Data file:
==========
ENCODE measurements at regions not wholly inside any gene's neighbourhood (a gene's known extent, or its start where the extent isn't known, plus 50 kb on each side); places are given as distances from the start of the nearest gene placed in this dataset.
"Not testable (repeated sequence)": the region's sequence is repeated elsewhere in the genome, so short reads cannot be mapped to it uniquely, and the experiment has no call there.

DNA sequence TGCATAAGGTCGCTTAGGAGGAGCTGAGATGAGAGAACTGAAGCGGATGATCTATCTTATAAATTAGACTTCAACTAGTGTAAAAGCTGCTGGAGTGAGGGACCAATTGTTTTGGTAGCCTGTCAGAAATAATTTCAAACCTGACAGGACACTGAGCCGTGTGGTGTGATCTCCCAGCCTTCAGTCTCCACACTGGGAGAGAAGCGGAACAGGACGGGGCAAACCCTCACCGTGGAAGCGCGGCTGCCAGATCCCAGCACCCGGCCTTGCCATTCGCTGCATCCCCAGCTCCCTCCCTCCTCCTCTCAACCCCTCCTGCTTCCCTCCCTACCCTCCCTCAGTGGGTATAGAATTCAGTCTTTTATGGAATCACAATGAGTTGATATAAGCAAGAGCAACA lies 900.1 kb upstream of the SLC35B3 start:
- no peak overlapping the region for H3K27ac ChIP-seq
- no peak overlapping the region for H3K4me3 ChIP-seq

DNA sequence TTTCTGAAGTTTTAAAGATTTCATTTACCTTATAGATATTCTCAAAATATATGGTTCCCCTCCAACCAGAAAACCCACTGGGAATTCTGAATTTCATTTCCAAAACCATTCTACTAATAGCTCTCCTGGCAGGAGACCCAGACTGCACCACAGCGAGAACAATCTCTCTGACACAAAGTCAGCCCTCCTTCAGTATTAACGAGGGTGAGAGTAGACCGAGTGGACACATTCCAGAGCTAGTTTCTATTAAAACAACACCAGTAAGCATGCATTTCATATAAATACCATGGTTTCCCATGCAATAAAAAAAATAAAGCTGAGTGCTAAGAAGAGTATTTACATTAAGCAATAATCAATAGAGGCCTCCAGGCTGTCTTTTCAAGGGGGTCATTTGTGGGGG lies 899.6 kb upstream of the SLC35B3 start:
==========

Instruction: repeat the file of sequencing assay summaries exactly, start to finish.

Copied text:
ENCODE measurements at regions not wholly inside any gene's neighbourhood (a gene's known extent, or its start where the extent isn't known, plus 50 kb on each side); places are given as distances from the start of the nearest gene placed in this dataset.
"Not testable (repeated sequence)": the region's sequence is repeated elsewhere in the genome, so short reads cannot be mapped to it uniquely, and the experiment has no call there.

DNA sequence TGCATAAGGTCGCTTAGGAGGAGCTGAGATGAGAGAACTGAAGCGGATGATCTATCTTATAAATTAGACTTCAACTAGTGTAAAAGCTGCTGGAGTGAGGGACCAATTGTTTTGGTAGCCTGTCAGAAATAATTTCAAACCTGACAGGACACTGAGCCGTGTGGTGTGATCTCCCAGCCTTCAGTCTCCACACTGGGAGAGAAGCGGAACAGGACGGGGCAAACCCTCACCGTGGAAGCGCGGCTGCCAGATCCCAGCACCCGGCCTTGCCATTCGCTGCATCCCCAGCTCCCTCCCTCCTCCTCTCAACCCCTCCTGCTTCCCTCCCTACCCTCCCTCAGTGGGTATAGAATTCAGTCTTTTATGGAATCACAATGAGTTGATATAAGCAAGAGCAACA lies 900.1 kb upstream of the SLC35B3 start:
- no peak overlapping the region for H3K27ac ChIP-seq
- no peak overlapping the region for H3K4me3 ChIP-seq

DNA sequence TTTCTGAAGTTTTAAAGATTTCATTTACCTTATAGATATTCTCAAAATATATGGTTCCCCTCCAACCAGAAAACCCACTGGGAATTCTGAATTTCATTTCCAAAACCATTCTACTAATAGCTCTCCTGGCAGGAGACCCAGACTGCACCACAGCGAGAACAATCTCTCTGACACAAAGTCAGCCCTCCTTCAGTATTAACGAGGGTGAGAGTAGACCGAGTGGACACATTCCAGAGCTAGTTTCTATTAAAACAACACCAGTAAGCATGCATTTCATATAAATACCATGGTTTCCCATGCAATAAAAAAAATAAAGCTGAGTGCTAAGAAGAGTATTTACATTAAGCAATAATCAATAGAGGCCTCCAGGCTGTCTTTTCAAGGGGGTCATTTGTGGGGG lies 899.6 kb upstream of the SLC35B3 start: